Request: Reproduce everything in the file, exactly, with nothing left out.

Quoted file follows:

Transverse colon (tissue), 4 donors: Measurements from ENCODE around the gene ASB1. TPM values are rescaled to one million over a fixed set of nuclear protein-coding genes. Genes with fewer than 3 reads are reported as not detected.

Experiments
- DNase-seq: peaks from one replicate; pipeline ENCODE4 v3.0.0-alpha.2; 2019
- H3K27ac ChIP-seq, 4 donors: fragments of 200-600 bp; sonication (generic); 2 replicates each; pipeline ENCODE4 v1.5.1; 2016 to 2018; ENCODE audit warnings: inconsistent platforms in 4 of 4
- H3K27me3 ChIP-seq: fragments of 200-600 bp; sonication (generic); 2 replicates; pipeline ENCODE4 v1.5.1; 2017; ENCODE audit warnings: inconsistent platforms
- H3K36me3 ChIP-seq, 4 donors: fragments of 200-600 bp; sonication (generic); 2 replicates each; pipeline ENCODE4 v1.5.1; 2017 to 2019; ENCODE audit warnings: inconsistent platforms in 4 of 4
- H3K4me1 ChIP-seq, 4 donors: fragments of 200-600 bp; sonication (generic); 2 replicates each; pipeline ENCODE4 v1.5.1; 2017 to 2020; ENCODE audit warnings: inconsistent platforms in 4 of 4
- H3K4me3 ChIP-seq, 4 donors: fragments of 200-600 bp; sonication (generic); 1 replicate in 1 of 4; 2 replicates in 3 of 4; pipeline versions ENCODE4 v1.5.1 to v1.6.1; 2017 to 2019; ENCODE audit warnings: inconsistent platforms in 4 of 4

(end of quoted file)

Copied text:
Transverse colon (tissue), 4 donors: Measurements from ENCODE around the gene ASB1. TPM values are rescaled to one million over a fixed set of nuclear protein-coding genes. Genes with fewer than 3 reads are reported as not detected.

Experiments
- DNase-seq: peaks from one replicate; pipeline ENCODE4 v3.0.0-alpha.2; 2019
- H3K27ac ChIP-seq, 4 donors: fragments of 200-600 bp; sonication (generic); 2 replicates each; pipeline ENCODE4 v1.5.1; 2016 to 2018; ENCODE audit warnings: inconsistent platforms in 4 of 4
- H3K27me3 ChIP-seq: fragments of 200-600 bp; sonication (generic); 2 replicates; pipeline ENCODE4 v1.5.1; 2017; ENCODE audit warnings: inconsistent platforms
- H3K36me3 ChIP-seq, 4 donors: fragments of 200-600 bp; sonication (generic); 2 replicates each; pipeline ENCODE4 v1.5.1; 2017 to 2019; ENCODE audit warnings: inconsistent platforms in 4 of 4
- H3K4me1 ChIP-seq, 4 donors: fragments of 200-600 bp; sonication (generic); 2 replicates each; pipeline ENCODE4 v1.5.1; 2017 to 2020; ENCODE audit warnings: inconsistent platforms in 4 of 4
- H3K4me3 ChIP-seq, 4 donors: fragments of 200-600 bp; sonication (generic); 1 replicate in 1 of 4; 2 replicates in 3 of 4; pipeline versions ENCODE4 v1.5.1 to v1.6.1; 2017 to 2019; ENCODE audit warnings: inconsistent platforms in 4 of 4